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Spotlight: Alzheimer’s Association Delaware Valley Chapter

‘Normal aging or something more: Identifying and addressing concerns of cognitive decline

Currently, an estimated 6.5 million Americans 65 and older are living with Alzheimer’s disease – including 280,000 in Pennsylvania, according to the Alzheimer’s Association 2022 Alzheimer’s Disease Facts and Figures report.

While it’s common to experience some issues with memory, thinking and behavior as we age, there is a difference between what’s considered “normal aging” and what is cause for concern.

Memory changes that interfere with daily life could be a sign of something more serious – such as Mild Cognitive Impairment (MCI) or Alzheimer’s and dementia.

If you or a loved one are experiencing changes with your memory, know that you are not alone.

Knowing the signs and symptoms of MCI and of Alzheimer’s, and taking steps to lead a healthier lifestyle can help prepare you to spot and address changes while living well.

If you’ve noticed any of the signs in yourself, confide in someone you trust.

And, if you’ve noticed memory changes in a relative, friend, or loved one, think about who would be best to approach the person, whether it’s you or another trusted family member or friend.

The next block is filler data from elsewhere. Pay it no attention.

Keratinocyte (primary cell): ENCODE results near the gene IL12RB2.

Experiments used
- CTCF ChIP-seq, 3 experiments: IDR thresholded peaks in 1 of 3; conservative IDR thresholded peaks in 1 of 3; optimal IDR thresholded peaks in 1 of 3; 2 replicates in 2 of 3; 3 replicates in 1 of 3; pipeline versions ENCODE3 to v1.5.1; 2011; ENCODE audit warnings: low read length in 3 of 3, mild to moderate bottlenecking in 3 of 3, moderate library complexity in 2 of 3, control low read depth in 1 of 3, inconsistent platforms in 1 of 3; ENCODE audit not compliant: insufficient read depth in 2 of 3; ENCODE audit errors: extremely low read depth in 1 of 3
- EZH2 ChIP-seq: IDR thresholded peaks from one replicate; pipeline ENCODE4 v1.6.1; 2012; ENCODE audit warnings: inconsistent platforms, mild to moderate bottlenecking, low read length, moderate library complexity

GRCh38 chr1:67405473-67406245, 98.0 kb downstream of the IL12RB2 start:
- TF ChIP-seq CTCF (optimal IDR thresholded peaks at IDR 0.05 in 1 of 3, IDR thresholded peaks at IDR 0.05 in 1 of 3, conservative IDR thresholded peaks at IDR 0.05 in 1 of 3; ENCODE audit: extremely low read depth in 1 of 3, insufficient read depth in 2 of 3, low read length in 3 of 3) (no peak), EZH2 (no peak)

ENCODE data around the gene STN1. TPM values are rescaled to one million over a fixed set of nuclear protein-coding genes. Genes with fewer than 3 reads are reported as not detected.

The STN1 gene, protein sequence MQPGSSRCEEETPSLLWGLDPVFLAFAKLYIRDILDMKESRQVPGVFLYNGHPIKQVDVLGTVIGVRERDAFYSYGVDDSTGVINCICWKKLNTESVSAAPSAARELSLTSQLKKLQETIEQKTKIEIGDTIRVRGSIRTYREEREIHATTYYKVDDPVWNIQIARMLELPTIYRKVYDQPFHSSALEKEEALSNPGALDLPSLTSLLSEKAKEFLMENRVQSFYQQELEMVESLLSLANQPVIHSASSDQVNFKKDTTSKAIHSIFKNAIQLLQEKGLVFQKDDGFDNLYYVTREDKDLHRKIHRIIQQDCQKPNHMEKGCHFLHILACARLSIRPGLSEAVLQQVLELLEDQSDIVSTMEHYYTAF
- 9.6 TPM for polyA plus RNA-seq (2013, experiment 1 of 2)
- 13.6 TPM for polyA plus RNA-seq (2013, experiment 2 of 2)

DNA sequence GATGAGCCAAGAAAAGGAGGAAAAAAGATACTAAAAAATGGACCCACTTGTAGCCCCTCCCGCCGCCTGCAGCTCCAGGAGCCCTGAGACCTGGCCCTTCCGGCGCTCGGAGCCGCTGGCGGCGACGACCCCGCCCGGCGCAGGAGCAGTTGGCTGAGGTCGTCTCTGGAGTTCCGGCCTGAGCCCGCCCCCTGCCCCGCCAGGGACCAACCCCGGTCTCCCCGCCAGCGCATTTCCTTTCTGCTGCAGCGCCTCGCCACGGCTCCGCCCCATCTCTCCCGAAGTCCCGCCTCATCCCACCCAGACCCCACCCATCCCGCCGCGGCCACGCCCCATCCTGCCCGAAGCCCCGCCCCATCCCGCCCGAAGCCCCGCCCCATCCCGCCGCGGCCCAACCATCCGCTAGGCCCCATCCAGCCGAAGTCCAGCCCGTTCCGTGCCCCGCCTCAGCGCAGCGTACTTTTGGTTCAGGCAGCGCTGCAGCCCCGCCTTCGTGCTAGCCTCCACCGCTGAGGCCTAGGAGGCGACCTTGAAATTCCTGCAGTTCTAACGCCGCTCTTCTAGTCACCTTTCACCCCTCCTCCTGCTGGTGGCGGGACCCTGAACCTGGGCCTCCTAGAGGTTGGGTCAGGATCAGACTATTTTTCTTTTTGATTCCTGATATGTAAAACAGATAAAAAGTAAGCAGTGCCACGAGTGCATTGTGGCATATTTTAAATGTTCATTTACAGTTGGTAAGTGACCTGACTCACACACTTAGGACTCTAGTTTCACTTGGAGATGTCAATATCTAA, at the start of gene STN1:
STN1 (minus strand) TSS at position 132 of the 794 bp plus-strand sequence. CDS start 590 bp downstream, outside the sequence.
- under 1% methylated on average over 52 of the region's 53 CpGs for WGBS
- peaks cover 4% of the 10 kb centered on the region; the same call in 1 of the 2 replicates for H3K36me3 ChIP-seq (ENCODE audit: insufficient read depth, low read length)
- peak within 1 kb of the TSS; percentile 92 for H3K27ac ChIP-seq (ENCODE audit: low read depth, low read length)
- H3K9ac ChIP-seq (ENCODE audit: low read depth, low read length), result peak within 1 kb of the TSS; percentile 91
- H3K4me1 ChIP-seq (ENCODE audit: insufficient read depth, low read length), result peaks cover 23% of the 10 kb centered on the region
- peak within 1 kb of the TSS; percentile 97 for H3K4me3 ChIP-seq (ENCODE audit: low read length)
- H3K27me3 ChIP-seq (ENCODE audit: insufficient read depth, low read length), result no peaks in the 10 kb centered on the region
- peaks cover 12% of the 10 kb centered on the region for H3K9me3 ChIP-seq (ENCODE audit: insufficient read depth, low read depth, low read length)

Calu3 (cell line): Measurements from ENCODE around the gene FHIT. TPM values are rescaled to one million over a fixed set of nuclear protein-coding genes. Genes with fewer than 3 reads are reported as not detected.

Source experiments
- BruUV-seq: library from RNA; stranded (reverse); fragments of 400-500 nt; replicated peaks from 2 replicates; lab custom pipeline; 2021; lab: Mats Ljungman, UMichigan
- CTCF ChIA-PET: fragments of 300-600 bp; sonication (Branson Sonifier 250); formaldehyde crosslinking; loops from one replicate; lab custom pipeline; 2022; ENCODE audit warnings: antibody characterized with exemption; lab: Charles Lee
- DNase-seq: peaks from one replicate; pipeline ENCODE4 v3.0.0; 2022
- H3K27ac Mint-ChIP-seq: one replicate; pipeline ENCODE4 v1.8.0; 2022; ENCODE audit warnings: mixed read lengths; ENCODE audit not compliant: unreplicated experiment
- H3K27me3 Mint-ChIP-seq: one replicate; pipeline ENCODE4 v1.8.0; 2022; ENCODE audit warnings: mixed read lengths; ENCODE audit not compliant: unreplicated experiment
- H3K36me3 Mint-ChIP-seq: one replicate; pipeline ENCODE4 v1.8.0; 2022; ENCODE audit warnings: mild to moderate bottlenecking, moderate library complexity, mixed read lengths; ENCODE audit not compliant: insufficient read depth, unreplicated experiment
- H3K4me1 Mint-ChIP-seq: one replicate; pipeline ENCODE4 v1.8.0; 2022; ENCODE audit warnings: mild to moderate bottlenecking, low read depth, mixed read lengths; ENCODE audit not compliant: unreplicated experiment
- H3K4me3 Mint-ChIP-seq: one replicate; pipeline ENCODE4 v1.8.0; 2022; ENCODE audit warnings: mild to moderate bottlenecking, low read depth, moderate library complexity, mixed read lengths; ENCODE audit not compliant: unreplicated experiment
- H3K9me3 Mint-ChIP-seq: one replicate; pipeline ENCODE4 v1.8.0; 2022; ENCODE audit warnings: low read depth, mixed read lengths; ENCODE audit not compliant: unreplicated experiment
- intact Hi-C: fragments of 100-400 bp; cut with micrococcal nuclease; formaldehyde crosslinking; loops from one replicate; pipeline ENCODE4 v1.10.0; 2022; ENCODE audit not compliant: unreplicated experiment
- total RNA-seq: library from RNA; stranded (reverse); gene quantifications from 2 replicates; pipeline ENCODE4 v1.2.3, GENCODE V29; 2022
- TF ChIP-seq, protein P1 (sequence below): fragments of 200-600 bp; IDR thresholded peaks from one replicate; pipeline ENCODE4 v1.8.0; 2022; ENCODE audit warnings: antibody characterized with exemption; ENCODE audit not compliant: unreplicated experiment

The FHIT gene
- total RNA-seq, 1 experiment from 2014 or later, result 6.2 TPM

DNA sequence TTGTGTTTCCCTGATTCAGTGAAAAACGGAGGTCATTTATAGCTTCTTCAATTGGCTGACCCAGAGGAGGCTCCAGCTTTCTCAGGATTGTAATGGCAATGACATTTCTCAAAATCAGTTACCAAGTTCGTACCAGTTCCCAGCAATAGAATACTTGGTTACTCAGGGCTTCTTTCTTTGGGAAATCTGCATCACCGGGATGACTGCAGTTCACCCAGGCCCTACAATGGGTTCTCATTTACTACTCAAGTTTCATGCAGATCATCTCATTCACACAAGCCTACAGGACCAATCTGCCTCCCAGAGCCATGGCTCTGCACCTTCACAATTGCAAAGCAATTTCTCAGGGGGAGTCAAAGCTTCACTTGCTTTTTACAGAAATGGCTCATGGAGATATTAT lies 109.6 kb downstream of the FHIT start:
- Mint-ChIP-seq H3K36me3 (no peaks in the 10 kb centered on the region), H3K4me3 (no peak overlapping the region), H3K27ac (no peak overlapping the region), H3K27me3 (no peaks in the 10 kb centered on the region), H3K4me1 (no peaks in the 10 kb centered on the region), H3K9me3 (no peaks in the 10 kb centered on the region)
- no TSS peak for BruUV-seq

Have the conversation as soon as possible in a location that will be comfortable for everyone involved.

It’s important, too, that you or your loved ones speak with a healthcare provider if changes are observed.

Several conditions can cause cognitive changes, so it’s essential to obtain a full medical evaluation to determine whether symptoms are related to Alzheimer’s or something else.

Early discussion, detection and diagnosis can be key to planning for the future, and accessing care and support services. 

The Alzheimer’s Association Delaware Valley Chapter provides a wide range of education opportunities and care and support services.

To learn more, visit alz.org/delval or call the Alzheimer’s Association 24/7 Helpline (800.272. 3900).

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